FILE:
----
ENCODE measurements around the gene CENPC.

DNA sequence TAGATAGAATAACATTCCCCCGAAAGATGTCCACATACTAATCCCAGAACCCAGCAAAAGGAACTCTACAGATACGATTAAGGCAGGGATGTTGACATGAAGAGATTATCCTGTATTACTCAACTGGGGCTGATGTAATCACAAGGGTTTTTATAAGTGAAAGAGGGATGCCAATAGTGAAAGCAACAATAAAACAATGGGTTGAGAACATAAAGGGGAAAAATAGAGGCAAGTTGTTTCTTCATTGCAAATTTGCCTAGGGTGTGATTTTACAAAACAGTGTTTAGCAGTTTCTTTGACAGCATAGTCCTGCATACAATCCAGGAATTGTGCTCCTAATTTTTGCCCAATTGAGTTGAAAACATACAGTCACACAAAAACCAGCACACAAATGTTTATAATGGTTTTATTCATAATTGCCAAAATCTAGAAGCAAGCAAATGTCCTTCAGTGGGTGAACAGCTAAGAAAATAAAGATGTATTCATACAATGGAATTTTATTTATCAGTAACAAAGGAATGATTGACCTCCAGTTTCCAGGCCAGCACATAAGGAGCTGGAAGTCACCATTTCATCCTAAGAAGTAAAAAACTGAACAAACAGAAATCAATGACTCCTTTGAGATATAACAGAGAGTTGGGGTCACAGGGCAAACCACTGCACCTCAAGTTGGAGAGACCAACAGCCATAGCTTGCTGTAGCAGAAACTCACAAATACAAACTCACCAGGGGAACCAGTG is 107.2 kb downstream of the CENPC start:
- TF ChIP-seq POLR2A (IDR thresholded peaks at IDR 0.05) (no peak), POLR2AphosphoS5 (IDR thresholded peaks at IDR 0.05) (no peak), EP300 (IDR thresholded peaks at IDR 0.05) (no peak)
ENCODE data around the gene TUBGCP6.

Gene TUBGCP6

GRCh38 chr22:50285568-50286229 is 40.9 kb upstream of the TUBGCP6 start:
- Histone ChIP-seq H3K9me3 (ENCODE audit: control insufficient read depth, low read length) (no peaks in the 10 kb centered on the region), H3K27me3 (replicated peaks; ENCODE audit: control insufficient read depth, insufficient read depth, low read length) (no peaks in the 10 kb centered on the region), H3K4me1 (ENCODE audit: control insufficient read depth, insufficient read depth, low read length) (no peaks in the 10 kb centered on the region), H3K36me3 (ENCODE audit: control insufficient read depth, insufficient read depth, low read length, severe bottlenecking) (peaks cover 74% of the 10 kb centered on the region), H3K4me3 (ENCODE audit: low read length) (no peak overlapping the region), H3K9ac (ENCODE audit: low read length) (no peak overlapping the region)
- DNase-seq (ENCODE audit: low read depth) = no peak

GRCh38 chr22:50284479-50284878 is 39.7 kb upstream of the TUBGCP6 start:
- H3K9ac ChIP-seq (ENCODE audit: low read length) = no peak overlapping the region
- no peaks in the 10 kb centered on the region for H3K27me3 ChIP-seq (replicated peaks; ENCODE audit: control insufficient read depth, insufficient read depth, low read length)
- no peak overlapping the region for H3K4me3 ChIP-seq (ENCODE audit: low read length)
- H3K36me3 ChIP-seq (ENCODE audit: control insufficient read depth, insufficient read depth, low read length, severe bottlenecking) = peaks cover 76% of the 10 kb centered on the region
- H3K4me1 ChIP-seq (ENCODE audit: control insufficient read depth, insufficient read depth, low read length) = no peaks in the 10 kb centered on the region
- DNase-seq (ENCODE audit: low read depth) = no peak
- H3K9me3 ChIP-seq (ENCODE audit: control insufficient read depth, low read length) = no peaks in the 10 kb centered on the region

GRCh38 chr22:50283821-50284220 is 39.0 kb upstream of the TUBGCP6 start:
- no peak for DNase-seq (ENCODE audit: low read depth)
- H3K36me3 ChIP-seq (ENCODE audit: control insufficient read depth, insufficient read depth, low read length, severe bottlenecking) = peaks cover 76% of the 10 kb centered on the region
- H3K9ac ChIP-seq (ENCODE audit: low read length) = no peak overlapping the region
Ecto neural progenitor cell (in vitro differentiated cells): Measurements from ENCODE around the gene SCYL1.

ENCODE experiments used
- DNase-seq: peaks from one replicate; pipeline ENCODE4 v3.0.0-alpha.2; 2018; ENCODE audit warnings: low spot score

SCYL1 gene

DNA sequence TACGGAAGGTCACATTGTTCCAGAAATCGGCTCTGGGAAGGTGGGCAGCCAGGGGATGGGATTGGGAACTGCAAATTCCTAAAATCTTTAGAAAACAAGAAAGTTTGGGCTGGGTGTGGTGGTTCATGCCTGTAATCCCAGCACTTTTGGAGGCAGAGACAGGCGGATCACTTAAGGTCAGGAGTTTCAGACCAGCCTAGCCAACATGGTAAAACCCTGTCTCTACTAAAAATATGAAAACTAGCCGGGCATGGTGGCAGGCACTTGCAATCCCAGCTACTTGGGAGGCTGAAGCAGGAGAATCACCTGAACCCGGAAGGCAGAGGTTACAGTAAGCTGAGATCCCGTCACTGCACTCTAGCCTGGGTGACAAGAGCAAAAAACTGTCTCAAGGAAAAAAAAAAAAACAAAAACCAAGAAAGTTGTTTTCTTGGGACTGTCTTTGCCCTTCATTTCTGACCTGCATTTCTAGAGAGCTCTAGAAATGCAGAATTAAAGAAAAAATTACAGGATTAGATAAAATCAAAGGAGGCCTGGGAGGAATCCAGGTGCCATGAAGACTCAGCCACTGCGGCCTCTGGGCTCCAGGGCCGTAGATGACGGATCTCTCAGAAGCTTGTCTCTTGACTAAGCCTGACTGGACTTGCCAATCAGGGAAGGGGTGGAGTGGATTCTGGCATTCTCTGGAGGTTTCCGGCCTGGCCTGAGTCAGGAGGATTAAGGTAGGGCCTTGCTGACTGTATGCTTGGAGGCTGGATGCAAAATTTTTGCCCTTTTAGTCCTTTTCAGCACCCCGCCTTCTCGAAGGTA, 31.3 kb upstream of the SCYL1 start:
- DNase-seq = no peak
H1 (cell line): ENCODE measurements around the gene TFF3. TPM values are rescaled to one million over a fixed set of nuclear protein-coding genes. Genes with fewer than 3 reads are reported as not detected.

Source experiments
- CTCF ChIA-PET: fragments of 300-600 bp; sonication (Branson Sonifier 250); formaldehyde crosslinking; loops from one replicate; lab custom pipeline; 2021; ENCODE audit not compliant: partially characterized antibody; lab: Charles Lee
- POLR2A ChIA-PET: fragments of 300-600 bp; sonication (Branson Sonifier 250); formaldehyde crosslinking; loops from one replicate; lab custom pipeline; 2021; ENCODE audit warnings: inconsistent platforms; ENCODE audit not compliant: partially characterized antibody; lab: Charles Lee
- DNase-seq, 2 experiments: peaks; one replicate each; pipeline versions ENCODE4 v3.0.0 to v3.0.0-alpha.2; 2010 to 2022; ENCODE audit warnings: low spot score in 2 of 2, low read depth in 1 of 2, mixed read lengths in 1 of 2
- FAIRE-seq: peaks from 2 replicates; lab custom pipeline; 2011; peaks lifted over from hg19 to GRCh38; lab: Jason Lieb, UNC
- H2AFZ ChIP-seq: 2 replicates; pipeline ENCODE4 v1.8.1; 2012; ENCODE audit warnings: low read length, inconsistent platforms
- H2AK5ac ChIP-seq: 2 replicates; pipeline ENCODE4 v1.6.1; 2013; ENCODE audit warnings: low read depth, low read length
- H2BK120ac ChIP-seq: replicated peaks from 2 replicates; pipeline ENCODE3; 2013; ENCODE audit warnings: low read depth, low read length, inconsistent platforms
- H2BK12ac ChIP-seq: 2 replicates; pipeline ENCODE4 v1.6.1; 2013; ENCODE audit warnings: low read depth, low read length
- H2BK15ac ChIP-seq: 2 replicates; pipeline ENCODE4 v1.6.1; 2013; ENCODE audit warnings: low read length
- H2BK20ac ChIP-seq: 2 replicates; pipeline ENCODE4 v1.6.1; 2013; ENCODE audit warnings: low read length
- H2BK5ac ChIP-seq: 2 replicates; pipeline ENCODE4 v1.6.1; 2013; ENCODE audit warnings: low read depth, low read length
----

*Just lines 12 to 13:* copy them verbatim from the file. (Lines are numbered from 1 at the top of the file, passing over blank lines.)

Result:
- no peak overlapping the region for H3K4me3 ChIP-seq (ENCODE audit: low read length)
- H3K36me3 ChIP-seq (ENCODE audit: control insufficient read depth, insufficient read depth, low read length, severe bottlenecking) = peaks cover 76% of the 10 kb centered on the region